Mayor McDirk - March 26th, 2020
Today we learned that the British Virgin Islands will enact a 24 hour curfew for a period beginning Friday the 27th, so they are giving people basically a day to prepare. There must be a crazy flurry of activity there as people make final preparations for the lockdown. We saw a FB post from one person from the UK who is in the BVI and is stuck there as the ports are closed and no ferries are leaving the island. He’s concerned about the economics of being stuck there long term, which is certainly understandable.
The USVI government has discussed a curfew but the fear is that once the curfew is lifted, people who have been confined will come out in droves and undo any good that may have been done by the curfew. So at this point, in the USVI, non essential businesses are closed, restaurants are open for take-out only, grocery stores are reportedly open and well-stocked, and the ports remain open. At least for now.
Dirk is turning into the unofficial mayor of the anchorage, going around to greet new boats coming into the anchorage (from a safe social distance – he stays in our tender while chatting with them) and get their names and email addresses so that we can have a neighborhood comms list. We are sharing a couple of documents using Google Drive that contain helpful information, such as tips on reducing water consumption, coordinating logistics for trash removal and keeping water supplies and diesel topped off. All of these things are essential to surviving off the grid. We can even have ice delivered (at Cooper Island prices, of course).
Dirk goes around at least once each day just to say hello to the others and check in. This also helps keep tabs on whether there are any health issues cropping up on any of the vessels, and so far everything seems just fine. He’s doing a great job at building community around here, and has offered one boat 75 litres of water from our water maker since theirs is out of service. We also learned that there is a woman on St John with a powerboat who will grocery shop for boats and deliver the goods for a very reasonable rate ($1 per mile to cover her fuel plus whatever gratuity the customer would like to offer – this a good opportunity to tip your service provider well! We really appreciate this option.). Dirk has asked folks in the anchorage if they want to place a group order so that we can hopefully stock up on some fresh items. We feel that building community is extremely important, particularly at times like these. One boat here has an emergency oxygen tank, we have an AED (automatic electronic defibrillator – THANK YOU, WILL!!!), several boats have water makers, etc. so we all have things we can contribute if anyone in the anchorage needs to lean on our neighbors a little bit. Boaters are typically a great sort, willing to lend a hand or share what they have, even in times like these.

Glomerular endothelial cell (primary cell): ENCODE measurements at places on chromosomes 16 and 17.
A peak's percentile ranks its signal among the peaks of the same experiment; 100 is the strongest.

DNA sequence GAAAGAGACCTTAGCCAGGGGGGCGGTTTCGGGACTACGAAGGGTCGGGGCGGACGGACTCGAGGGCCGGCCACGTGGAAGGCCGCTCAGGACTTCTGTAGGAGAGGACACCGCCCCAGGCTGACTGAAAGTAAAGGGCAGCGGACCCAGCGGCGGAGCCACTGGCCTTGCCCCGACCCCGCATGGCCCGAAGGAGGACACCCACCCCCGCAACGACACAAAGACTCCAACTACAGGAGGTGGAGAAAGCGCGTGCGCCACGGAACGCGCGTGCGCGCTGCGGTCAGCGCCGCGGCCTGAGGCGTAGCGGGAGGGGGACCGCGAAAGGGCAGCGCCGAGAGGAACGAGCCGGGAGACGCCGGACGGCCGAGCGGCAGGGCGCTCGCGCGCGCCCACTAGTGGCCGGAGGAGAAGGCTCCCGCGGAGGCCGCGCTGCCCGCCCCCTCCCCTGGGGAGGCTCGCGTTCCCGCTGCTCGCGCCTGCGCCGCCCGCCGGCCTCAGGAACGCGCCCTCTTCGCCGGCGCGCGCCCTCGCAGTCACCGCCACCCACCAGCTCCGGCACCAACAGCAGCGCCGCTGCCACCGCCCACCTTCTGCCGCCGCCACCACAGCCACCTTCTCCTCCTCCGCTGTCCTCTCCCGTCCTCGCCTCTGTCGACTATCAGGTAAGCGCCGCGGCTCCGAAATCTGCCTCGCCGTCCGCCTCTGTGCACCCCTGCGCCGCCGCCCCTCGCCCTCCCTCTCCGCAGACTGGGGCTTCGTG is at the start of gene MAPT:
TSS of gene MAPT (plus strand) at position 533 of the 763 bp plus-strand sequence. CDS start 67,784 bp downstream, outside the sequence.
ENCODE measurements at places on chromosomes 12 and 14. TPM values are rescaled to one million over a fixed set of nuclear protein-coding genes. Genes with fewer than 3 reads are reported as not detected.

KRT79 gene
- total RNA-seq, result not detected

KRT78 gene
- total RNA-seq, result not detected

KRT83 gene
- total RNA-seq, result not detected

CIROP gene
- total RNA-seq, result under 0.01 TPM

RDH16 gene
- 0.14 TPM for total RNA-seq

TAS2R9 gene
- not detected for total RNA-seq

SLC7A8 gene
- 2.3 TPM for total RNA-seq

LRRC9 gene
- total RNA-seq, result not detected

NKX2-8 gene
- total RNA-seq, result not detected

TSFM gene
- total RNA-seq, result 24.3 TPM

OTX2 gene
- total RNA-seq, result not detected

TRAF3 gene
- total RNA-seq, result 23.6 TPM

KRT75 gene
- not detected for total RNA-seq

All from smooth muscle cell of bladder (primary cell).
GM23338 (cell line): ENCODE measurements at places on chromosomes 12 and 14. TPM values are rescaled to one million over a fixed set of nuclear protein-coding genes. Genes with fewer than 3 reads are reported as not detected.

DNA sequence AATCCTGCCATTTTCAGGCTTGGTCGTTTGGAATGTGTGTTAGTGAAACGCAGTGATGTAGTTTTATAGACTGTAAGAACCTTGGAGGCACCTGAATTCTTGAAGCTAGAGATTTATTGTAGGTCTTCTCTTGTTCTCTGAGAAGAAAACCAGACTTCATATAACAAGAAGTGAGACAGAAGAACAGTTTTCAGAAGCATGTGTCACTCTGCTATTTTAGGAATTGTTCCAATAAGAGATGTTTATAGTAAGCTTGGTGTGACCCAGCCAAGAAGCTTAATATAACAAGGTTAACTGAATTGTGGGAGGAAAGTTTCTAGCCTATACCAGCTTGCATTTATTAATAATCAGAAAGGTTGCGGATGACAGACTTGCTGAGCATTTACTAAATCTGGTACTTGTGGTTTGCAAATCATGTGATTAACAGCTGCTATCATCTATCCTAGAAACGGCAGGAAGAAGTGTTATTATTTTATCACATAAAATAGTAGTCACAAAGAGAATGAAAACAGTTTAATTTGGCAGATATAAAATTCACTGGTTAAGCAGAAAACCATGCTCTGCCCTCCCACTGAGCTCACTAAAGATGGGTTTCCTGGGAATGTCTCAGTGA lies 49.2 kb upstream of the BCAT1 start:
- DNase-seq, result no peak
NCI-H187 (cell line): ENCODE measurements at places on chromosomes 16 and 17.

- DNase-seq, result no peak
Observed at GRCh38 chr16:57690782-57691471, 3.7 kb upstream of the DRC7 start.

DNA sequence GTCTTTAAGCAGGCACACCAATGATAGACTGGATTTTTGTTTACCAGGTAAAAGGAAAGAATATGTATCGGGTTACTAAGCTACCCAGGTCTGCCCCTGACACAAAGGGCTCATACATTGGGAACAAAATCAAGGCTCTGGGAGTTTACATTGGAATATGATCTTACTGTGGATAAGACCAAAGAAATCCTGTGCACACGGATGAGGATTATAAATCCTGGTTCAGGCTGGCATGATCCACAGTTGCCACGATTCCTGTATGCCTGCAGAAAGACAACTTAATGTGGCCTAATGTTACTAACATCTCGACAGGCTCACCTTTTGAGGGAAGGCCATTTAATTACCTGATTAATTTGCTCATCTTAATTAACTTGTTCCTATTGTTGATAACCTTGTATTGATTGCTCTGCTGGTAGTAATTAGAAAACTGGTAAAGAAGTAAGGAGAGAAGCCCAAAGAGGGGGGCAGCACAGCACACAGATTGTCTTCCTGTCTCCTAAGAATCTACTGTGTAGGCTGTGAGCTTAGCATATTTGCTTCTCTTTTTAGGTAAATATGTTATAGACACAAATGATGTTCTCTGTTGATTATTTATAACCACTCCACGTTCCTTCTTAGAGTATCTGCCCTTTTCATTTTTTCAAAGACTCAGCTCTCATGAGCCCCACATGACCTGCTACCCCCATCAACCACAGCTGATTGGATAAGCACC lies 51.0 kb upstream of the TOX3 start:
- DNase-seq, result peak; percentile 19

I will close with this: My mom used to have a saying. OK, well, she had quite a few sayings, but this was one of those “mom sayings” that you hear so many times you just rooooolllll your eyes every time you hear it again, even as an adult, when you should be more polite and courteous. It was… “Those were the days, my friend, I thought they’d never end.” Oh boy. I am sure I am not the only one feeling like we sure did take the “old” normal for granted. NEVER in a million years would I have thought that “those days” would really have ended or even been interrupted at all, other than possibly due to age and the natural progression of life, but never so very abruptly as to put our entire global reality into a tailspin. With that said, we are strong, we are fortunate, we are blessed, and we will persevere. Love to all. Stay safe.